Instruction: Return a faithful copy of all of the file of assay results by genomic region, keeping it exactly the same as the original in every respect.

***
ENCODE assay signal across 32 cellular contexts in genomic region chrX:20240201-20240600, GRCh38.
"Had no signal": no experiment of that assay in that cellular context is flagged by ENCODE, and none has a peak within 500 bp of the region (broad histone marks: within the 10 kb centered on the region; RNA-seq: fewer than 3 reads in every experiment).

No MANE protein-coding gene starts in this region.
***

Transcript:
ENCODE assay signal across 32 cellular contexts in genomic region chrX:20240201-20240600, GRCh38.
"Had no signal": no experiment of that assay in that cellular context is flagged by ENCODE, and none has a peak within 500 bp of the region (broad histone marks: within the 10 kb centered on the region; RNA-seq: fewer than 3 reads in every experiment).

No MANE protein-coding gene starts in this region.